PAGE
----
The Vancouver International Film Festival (VIFF) kicks off this Thursday, September 26 and runs until October 11. Besides attracting top directors from all over the globe, VIFF always includes a cool cadre of Canadian-made films.
The Canadian Images series showcases the best of Canadian feature-length and short films. This year, 75 films were selected out of approximately 600 submissions.
On Sunday, Inside Vancouver blogger Remy Scalza shared some of his festival choices with you, now it’s my turn. Below you’ll find some of my Canadian film picks. From two hapless Quebecois cycling fundraisers to west coast salmon warriors, there’s a range of must-see Canadian cinema during this year’s Canadian Images.
Rhymes for Young Ghouls – Compared by critics to a Tom Waits song or Cormac McCarthy novel, Jeff Barnaby’s gritty debut chronicles the missteps of the local drug-trade as lived by Red Crow reserve’s own weed princess Aila played by Kawennahere Devery Jacobs. As Aila communes with the spirits, she plots against a bad-guy bureaucrat Popper (Mark Antony Krupa). In order to exact her scheme, Aila must conquer childhood nightmares and enter the derelict residential school in order to foil Popper. See: showtimes, trailer.
Follow the Fox (Suivre la Piste du Renard) – Two well-meaning Qubeckers attempt to follow in the footsteps of Canadian legend Terry Fox en bicyclette, sans mains. As they pedal to Thunder Bay from Sept-Iles without touching or using their handlebars, their quest begins to unravel as a result of poor organization skills. See: showtimes.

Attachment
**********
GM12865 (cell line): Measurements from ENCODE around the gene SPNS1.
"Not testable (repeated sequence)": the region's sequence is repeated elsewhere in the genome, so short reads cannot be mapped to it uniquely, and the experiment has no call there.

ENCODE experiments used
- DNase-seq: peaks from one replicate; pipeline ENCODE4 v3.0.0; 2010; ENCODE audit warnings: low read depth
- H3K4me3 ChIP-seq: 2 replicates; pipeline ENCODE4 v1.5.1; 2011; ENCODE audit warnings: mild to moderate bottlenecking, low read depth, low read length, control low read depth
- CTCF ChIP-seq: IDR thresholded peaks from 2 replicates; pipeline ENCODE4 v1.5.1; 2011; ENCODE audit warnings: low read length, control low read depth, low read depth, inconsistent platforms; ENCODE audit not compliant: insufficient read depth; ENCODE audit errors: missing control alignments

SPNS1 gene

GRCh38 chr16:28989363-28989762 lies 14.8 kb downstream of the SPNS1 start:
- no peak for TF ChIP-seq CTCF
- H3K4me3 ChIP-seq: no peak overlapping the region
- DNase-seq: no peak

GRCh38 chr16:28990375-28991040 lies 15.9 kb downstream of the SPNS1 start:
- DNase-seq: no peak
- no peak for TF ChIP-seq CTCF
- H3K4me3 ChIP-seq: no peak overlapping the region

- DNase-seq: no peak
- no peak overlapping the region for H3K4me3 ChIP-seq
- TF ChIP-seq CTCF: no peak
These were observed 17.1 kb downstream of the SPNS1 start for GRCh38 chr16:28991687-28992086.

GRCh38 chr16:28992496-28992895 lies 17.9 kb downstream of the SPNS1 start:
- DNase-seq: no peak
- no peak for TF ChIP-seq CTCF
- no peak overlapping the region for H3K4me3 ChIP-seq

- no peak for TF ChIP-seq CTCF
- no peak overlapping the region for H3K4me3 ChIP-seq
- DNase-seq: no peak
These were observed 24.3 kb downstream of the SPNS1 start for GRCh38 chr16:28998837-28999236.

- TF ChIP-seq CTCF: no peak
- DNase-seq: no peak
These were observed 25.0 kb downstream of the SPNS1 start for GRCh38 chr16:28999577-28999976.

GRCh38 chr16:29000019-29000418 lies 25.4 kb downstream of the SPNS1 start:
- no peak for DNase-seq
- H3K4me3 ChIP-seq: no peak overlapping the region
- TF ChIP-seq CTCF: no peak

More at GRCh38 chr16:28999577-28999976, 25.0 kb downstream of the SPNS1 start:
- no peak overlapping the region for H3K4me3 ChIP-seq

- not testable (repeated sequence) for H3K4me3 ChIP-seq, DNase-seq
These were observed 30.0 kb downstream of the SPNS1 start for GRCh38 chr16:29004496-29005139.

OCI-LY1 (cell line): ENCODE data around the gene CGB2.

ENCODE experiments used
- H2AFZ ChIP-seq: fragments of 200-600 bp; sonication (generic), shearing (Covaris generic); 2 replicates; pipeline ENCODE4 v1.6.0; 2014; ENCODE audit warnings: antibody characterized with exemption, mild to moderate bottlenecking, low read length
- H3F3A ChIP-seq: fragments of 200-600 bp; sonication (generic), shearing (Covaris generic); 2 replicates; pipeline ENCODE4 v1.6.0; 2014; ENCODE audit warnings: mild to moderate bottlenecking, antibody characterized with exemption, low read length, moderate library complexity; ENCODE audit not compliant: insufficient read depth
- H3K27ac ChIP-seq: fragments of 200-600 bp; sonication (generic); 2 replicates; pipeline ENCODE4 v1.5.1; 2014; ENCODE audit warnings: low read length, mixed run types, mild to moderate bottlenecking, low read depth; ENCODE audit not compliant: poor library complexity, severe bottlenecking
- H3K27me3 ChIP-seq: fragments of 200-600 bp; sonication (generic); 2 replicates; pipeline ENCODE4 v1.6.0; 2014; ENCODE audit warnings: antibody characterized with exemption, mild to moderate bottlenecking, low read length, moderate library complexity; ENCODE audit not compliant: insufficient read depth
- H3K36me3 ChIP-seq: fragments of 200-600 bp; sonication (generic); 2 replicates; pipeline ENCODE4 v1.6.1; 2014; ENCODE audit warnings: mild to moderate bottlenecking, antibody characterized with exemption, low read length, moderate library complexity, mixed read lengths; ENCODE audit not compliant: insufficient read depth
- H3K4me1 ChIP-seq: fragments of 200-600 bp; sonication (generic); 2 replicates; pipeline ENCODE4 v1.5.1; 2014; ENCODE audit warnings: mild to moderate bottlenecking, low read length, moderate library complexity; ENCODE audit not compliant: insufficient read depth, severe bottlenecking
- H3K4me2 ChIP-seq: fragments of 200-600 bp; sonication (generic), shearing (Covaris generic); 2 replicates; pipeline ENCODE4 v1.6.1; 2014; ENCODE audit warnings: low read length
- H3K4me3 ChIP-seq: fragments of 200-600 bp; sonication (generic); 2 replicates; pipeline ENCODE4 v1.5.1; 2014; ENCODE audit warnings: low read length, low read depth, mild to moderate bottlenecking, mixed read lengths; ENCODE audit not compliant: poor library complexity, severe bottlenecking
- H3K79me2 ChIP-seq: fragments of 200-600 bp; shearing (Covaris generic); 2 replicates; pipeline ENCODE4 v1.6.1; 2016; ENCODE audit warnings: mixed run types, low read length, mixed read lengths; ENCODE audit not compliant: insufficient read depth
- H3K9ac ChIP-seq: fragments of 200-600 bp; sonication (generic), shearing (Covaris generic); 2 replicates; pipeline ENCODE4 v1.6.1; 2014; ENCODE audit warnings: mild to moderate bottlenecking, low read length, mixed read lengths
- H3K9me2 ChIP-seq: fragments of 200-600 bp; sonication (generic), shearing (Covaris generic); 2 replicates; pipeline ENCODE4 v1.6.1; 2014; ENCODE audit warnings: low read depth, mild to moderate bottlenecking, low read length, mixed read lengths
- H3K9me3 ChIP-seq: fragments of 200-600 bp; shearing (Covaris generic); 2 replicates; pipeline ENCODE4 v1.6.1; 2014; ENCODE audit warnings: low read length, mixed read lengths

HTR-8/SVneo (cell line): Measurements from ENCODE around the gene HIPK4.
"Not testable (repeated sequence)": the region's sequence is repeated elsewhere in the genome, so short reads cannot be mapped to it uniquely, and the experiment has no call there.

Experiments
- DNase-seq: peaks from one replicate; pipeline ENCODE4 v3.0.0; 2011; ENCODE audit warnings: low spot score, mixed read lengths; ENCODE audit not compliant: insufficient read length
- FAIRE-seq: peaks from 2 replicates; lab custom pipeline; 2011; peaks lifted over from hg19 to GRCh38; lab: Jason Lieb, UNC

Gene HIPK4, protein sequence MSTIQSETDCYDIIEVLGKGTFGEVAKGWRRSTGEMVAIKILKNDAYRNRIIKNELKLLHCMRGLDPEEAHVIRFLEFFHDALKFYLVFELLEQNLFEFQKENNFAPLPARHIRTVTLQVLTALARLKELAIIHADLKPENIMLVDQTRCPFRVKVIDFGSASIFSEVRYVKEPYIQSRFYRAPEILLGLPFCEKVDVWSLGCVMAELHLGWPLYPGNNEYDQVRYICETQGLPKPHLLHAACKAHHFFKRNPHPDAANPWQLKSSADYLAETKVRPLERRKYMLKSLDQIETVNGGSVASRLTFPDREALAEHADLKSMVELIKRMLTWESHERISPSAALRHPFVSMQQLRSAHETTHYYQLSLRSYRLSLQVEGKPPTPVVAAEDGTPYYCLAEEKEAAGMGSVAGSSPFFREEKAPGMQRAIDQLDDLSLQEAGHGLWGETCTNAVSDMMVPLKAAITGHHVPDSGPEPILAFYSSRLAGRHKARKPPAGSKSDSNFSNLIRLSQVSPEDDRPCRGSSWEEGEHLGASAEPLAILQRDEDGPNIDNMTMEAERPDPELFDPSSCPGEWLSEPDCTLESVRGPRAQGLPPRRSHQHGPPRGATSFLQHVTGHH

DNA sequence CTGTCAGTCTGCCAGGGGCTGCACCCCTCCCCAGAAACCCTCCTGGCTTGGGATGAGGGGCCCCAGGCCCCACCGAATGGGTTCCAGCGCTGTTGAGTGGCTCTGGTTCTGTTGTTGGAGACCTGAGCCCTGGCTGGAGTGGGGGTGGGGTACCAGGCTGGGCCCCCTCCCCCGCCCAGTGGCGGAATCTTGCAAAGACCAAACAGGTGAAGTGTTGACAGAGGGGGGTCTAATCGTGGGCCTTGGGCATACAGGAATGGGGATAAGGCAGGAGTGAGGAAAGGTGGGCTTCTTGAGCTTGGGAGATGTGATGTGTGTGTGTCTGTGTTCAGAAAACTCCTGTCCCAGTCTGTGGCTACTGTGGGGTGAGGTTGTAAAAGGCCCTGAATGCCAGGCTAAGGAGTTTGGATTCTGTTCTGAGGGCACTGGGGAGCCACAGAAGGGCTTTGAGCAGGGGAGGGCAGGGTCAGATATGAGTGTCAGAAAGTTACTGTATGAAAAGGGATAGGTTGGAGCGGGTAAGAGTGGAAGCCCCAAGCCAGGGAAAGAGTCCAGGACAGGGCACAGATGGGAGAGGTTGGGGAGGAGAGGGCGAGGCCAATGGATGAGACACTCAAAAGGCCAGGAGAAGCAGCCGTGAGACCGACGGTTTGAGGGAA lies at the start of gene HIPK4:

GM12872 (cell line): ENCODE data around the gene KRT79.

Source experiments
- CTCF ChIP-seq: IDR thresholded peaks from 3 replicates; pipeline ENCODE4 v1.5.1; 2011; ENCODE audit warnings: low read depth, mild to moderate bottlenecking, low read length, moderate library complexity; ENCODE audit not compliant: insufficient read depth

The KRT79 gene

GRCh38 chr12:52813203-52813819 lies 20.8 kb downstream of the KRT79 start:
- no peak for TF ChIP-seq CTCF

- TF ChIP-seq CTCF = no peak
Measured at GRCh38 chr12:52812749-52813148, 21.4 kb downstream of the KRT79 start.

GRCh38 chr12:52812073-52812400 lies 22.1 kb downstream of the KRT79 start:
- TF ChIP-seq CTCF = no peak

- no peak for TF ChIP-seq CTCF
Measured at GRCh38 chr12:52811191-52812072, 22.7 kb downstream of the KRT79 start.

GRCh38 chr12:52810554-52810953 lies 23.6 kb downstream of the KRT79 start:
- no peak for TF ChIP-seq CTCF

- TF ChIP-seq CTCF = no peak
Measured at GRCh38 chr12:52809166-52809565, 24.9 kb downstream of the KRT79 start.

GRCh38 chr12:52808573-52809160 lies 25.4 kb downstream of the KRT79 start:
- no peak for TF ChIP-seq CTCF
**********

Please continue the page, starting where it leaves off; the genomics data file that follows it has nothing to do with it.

Oil Sands Karaoke – It’s a debate between the hard hats and the hippies: is Fort MacMurray a Canadian environmental pariah or the country’s economic power house? Director Charles Wilkinson found the space where people could speak, and sing freely, about what it’s really like to work in the ubiquitous tar sands: the local karaoke bar. Set in Fort McMurray, Alberta, Oil Sands Karaoke is a documentary that follows Brad, Chad, Jason, Dan and Iceis as they compete for karaoke stardom at the boomtown karaoke pub, Bailey’s. Quirky and honest, Oil Sands Karaoke helps us appreciate the folks who bust their butts by day and belt out classics by night in a dark, little Alberta watering hole that happens to be in one of Canada’s most controversial towns. See: showtimes, trailer.
When I Walk – When film maker Jason DaSilva was diagnosed with Multiple Sclerosis in 2006, he decided to turn his camera inwards to chronicle the struggles he faced as he learned to deal with the disease. Through his talented camera work and magnetic personality, DaSilva shows us not only his struggles with the disease, but also its influence on his creative process and relationships. Da Silva creates a poignant and tissue-mandatory look at what it’s like to be a young, vibrant soul living with MS. When I walk was part of the 2013 Sundance Official Selection and awarded Hot Docs 2013 Best Canadian Feature. See: showtimes, trailer.
Salmon Confidential – Salmon are the backbone of British Columbia’s history and for many communities, their future. Anyone who has spent any time on B.C.’s coast is probably aware of the ‘farmed vs. wild salmon’ debate and the resulting scientific sparring that has taken place as people like Dr. Alexandra Morton investigate why our salmon stocks are dwindling at alarming rates. A part of the #mustseeBC series, west coast documentary film-maker Twyla Roscovich follows the debate surrounding the health of B.C. salmon and the different theories behind the declining health of this monumental species. See: showtimes, trailer.
If you want to be part of people-powered film awards, you can! Don’t forget to vote for the Most Popular Canadian Film Award and the prestigious Rogers People’s Choice Award after your Canadian film experiences.
What are your Canadian Images must-see films this year? Share your thoughts in the comments section below.